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IOM Calls for Universal Health Care Coverage by 2010

Kate Traynor

The Institute of Medicine (IOM) recently capped a three-year study of the uninsured with a recommendation that universal health insurance coverage be available in the United States by 2010.

"The United States ranks first in health care spending," said Mary Sue Coleman, University of Michigan president and cochair of IOM's Committee on the Consequences of Uninsurance. "But we are unique among the wealthy, developed countries of the world because we do not assure that all of our citizens have health insurance."

About 43 million Americans currently lack health insurance, according to IOM. Of these, 80% are employed or are part of a family with at least one working member.

Coleman and other IOM committee members, joined by former U.S. Senator Robert Dole and former Representative Paul Rogers, on January 14 in Washington, D.C., presented the findings of IOM's sixth and final report in a series on the uninsured.

The report, Insuring America's Health: Principles and Recommendations, describes five guiding elements for health care coverage in this country:

  • Coverage should be extended to all Americans,
  • Coverage should be continuous,
  • Individuals and families should be able to afford coverage,
  • The strategy for attaining universal coverage should be sustainable and affordable for society, and
  • Coverage should enhance health overall by providing access to high-quality care.

Coleman noted that attaining universal coverage by 2010 is in line with the nation's current Healthy People goals, which call for all Americans to have health care coverage by 2010.

"I think we have what it takes to get it done," Dole said, adding that the issue of universal coverage has been debated in Congress for decades. "I think all that we lack is the will to get it done."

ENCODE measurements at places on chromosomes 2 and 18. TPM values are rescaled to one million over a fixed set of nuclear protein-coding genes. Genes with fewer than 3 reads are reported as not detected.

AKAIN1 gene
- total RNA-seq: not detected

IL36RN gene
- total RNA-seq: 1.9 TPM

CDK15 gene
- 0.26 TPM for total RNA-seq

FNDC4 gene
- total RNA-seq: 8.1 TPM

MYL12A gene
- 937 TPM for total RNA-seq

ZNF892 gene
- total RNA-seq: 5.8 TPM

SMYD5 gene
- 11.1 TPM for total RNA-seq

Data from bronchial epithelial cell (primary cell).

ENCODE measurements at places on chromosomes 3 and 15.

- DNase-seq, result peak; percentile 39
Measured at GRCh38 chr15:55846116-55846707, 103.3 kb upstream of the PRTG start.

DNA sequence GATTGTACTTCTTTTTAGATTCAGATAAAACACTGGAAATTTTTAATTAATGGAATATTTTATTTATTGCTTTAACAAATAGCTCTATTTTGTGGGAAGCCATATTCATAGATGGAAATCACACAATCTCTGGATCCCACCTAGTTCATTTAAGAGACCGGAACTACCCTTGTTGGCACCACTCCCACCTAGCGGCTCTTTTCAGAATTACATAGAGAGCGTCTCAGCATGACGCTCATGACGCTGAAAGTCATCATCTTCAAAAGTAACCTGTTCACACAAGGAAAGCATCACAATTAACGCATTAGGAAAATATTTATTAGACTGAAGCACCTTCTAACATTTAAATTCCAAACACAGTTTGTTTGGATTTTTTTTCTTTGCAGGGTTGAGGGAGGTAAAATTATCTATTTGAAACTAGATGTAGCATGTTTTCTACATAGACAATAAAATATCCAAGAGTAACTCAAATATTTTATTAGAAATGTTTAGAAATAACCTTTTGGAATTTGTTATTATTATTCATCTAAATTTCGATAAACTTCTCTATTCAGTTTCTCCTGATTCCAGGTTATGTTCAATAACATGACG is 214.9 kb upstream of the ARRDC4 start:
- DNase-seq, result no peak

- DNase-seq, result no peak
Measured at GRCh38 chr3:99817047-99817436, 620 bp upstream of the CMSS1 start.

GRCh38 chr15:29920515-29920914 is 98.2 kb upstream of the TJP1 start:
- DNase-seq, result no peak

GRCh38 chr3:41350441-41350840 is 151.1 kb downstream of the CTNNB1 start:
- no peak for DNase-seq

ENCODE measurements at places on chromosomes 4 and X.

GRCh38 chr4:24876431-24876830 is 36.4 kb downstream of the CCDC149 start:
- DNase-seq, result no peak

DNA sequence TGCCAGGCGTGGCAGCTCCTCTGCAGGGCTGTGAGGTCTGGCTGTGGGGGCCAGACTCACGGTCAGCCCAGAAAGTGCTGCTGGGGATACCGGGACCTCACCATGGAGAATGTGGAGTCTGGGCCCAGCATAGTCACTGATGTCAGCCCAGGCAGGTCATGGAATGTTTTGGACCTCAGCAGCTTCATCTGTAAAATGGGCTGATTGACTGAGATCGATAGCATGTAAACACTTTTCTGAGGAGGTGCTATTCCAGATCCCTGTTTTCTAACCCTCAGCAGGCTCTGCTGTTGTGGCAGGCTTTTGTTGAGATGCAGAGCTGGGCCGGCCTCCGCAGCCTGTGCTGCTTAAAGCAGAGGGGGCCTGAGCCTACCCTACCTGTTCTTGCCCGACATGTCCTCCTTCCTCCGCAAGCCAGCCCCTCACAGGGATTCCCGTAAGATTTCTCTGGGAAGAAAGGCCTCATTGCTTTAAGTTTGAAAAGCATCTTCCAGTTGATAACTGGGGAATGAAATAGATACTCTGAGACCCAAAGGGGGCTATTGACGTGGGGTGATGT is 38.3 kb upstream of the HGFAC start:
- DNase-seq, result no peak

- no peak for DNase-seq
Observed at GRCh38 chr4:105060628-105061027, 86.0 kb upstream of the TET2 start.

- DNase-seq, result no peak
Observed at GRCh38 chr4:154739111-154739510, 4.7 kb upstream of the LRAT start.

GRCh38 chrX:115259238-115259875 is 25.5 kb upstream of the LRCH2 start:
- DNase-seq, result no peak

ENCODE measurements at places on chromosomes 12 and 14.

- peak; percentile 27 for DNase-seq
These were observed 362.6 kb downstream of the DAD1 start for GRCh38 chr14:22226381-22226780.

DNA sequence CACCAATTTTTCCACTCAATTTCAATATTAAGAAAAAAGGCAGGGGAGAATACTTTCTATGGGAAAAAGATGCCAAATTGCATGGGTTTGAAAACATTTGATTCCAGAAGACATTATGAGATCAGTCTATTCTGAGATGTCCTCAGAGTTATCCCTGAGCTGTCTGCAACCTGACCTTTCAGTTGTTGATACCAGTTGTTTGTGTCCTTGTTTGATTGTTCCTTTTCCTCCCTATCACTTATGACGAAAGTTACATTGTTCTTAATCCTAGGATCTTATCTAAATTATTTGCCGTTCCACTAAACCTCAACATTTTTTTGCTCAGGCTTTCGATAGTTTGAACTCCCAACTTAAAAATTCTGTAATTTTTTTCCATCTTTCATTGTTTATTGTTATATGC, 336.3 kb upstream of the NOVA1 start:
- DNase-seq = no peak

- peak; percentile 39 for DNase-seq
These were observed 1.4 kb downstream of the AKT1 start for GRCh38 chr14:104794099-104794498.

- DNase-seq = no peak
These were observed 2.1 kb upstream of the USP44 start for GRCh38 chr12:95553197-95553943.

In its previous reports in the series, IOM concluded that health care systems in communities with a large number of uninsured people may be financially unstable, putting the uninsured and insured alike at risk for reduced access to health care. The lack of insurance is also a drain on families, who face financial ruin if even one member of the family is uninsured and becomes seriously ill.

IOM stated that the consequences of poor health and premature death among the uninsured cost the United States $65–$130 billion annually, a situation that Coleman said "saps the economic vitality of our nation." IOM estimated that 18,000 preventable deaths each year are directly attributable to a lack of health care coverage.

According to the report, uninsured Americans in 2001 received $35 billion in uncompensated medical care, all but $5 billion of which was ultimately paid for with tax dollars. The report estimates that providing coverage to those without insurance would cost $34–$69 billion in 2001 dollars, or up to 5.6% of total national spending on health care services in 2001.

"The achievement of universal coverage ought to be a national goal, and it ought to be pursued by the leaders of both political parties," Rogers said. "The longer we wait, the more it's going to cost to solve the problem."

The IOM report contains four basic "prototypes" for achieving universal coverage by the target date but leaves the details for policymakers to work out. One prototype calls for Medicaid and the State Children's Health Insurance Program (SCHIP) to be combined and Medicare benefits extended to those 55 years or older who pay a premium for the coverage. Other Americans would use tax credits to purchase private insurance.

A second prototype requires employers to offer health insurance to employees, with federal subsidies provided to employers of low-wage workers to offset premium costs. Medicaid and SCHIP would be merged and Medicare left unchanged. All Americans would be required to have insurance through work, public programs, or individual policies.

With a third prototype, individuals and families would be required to obtain private health insurance coverage, aided by an advance, refundable tax credit. Medicare would remain unchanged, but SCHIP and Medicaid would be eliminated.